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Archive for the ‘Pre-kindergarten’ Category

Photo: Alyssa Haywoode for Strategies for Children

Photo: Alyssa Haywoode for Strategies for Children

Last week, the U.S. Department of Education announced that 35 states and Puerto Rico are applying for federal Preschool Development Grants. The program will distribute $250 million in funding to “25 high-need communities in approximately 12-15 states.”

This welcome announcement shows a sweeping national desire to invest in preschool programs that help children thrive.

The goal of these grants is to help states build, develop, and expand “voluntary, high-quality preschool programs in high-need communities for children from low- and moderate-income families,” according to a press release.

Jointly administered by the U.S. Departments of Education and Health and Human Services, the grants “will lay the groundwork to ensure that more states are ready to participate in the Preschool for All initiative proposed by the Obama Administration.” (more…)

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Photo: Caroline Silber for Strategies for Children

Photo: Caroline Silber for Strategies for Children

How can policymakers help struggling schools turn around? One answer is to expand high-quality preschool programs, so that year after year, “underperforming” schools are consistently enrolling more children who are ready to learn and succeed.

What makes early learning so powerful? It “addresses a significant issue that to date no other turnaround strategy has tackled: [that] the gaps turnaround schools aim to address emerge well before kindergarten entry,” according to a recent report from the Ounce of Prevention Fund and Mass Insight Education called “Changing the Metrics of Turnaround to Encourage Early Learning Strategies.”

Too often, the report says, the strategic importance of helping children access high-quality preschool is being overlooked as education leaders scramble to meet short-term accountability deadlines for children who are already in elementary school.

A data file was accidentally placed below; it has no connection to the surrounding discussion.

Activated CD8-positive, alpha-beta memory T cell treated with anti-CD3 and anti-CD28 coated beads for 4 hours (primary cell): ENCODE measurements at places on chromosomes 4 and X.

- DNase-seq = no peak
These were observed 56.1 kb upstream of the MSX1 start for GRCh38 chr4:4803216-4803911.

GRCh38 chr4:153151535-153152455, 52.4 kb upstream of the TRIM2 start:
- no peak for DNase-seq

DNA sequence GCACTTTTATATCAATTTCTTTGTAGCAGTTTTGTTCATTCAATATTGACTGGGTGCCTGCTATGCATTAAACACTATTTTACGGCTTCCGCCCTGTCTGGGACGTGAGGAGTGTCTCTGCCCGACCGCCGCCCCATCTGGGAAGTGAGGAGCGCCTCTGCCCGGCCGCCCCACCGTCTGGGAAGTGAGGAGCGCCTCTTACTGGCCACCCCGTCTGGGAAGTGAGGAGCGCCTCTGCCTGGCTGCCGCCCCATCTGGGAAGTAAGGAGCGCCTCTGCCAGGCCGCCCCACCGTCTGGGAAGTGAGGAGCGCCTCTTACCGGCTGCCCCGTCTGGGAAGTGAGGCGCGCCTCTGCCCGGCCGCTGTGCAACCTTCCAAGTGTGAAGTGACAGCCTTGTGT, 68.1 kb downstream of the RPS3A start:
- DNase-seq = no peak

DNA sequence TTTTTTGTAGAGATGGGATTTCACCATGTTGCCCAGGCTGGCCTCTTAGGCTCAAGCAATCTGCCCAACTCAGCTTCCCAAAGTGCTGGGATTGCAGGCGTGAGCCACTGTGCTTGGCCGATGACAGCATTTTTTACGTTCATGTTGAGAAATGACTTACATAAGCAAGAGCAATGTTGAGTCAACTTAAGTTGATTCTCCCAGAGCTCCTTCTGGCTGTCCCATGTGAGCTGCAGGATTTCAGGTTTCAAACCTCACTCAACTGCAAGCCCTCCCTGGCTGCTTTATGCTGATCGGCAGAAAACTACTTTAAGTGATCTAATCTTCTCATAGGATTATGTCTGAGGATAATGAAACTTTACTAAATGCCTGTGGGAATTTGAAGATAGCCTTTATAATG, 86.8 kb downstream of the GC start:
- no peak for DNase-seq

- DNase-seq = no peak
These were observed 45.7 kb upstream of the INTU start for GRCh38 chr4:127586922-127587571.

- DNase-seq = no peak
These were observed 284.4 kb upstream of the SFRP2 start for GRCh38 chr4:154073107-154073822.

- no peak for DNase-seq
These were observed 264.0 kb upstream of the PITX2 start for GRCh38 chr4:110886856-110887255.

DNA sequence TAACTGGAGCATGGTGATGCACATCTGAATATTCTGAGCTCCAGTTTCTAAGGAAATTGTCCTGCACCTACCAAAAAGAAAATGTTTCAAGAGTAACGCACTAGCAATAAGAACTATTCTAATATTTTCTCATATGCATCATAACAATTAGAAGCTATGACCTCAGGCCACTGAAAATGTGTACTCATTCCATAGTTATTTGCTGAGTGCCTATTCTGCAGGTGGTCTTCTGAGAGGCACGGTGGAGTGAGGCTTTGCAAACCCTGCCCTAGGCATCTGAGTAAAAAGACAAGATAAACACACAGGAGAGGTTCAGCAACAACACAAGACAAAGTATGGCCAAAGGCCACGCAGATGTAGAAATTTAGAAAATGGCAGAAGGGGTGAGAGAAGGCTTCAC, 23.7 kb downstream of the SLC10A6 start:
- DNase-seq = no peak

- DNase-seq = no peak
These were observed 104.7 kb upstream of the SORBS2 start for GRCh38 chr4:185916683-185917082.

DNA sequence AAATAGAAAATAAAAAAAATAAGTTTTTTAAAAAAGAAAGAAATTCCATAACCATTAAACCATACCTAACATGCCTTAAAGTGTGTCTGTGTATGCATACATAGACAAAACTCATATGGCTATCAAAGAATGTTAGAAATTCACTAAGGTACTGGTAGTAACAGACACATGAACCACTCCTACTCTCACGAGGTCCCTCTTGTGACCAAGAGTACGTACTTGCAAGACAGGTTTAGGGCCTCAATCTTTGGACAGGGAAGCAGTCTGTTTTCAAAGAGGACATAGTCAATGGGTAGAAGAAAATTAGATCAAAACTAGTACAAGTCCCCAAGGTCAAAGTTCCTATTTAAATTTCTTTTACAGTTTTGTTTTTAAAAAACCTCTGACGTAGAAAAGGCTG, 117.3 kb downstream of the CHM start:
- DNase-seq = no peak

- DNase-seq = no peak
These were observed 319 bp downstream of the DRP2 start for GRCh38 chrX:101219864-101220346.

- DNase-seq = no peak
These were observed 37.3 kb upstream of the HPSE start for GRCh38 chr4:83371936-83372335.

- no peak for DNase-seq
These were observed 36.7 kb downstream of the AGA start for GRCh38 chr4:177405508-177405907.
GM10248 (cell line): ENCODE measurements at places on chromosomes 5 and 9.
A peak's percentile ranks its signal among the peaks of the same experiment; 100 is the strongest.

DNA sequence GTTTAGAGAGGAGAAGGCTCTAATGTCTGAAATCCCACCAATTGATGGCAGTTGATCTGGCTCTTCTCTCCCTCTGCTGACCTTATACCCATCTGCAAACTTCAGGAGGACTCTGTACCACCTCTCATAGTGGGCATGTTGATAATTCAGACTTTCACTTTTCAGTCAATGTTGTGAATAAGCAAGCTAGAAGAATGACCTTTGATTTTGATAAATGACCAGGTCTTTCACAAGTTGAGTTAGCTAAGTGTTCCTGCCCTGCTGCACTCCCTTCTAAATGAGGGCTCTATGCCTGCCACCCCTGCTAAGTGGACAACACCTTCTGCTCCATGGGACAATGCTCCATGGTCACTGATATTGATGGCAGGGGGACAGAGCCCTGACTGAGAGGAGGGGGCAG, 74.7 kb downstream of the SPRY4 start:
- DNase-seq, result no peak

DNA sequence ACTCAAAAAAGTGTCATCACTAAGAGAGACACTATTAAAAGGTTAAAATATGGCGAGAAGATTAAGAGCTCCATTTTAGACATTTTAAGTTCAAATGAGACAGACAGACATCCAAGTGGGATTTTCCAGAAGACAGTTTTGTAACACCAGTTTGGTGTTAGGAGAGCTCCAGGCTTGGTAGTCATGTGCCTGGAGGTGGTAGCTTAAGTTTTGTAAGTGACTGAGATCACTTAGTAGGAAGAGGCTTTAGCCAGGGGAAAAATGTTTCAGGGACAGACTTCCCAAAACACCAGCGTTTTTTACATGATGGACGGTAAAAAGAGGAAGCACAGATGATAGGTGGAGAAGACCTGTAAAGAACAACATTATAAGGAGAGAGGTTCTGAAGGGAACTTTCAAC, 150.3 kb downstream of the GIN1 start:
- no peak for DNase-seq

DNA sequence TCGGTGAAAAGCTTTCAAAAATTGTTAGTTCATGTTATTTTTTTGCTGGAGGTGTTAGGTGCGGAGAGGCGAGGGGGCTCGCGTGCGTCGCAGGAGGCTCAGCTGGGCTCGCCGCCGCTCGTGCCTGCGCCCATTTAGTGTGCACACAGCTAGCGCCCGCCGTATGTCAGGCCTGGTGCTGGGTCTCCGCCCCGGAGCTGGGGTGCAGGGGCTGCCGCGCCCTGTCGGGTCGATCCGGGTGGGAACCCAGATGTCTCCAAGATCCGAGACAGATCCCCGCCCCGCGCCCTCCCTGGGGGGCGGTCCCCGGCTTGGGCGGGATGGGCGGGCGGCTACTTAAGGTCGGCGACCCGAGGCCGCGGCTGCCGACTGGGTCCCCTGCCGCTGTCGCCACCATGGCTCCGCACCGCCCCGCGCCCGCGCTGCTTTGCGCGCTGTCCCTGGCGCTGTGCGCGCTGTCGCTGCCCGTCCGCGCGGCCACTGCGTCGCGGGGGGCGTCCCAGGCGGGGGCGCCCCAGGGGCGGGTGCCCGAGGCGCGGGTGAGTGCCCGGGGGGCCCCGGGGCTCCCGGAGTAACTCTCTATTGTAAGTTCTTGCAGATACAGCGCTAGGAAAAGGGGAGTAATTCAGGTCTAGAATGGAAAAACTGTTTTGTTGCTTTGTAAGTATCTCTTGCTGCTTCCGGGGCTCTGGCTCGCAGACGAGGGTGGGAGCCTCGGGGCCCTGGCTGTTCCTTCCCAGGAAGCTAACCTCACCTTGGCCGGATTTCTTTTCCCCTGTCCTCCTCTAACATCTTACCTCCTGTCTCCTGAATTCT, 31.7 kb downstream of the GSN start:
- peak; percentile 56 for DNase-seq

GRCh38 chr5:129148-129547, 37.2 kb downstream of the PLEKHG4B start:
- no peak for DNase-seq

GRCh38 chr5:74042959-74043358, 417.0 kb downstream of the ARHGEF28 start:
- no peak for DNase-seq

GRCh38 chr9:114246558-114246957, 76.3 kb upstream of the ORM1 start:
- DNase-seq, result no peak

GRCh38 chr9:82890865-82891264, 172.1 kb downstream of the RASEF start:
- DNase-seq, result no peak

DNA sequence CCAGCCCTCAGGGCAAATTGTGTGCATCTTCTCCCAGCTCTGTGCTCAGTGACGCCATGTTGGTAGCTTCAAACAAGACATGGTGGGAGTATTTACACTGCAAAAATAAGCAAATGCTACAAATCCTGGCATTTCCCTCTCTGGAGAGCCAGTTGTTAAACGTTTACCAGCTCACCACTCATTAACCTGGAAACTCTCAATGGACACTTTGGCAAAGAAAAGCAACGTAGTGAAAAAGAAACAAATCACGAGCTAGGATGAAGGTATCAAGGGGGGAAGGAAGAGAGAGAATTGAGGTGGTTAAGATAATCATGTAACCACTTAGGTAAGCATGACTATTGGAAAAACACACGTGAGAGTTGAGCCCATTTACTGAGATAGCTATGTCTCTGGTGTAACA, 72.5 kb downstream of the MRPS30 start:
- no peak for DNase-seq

The Challenge of Turnaround Schools

At September’s meeting of the Massachusetts Board of Elementary and Secondary Education, department staff gave a presentation on the status of the four Level 5-designated schools in the commonwealth — two are located in Boston, one is in Holyoke, and one is in New Bedford. (more…)

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Photo: Alyssa Haywoode for Strategies for Children

Photo: Alyssa Haywoode for Strategies for Children

“Access to preschool programs — and their quality — varies widely across Texas,” according to a Houston Chronicle article, “Broad coalition pushes anew for expanded pre-K.”

These variations play out within and across school districts. Some schools offer full-day programs, others only run for a half a day. So children in programs that are only 10 miles apart can have vastly different experiences.

“Currently, Texas only pays for half day pre-kindergarten for at-risk 4 year-olds. There are no limits on those class sizes. And child-care providers don’t have to have a college degree,” an article on Houston Public Media’s website says.

The Chronicle says that NIEER (the National Institute for Early Education Research) estimates that “52 percent of 4-year-olds in Texas were enrolled in state-funded pre-K programs last year, and another 9 percent attended federal Head Start pre-K. Enrollment in private programs isn’t tracked.”

“According to data from the Texas Education Agency, 690 districts offered full-day pre-K programs – lasting four or more hours – and 347 districts had only half-day classes. (more…)

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Photo: Kate Samp for Strategies for Children

Photo: Kate Samp for Strategies for Children

Earlier this month an article in the Vineyard Gazette – “First Step Is Big Step on Path of Education” – looked at preschool on Martha’s Vineyard.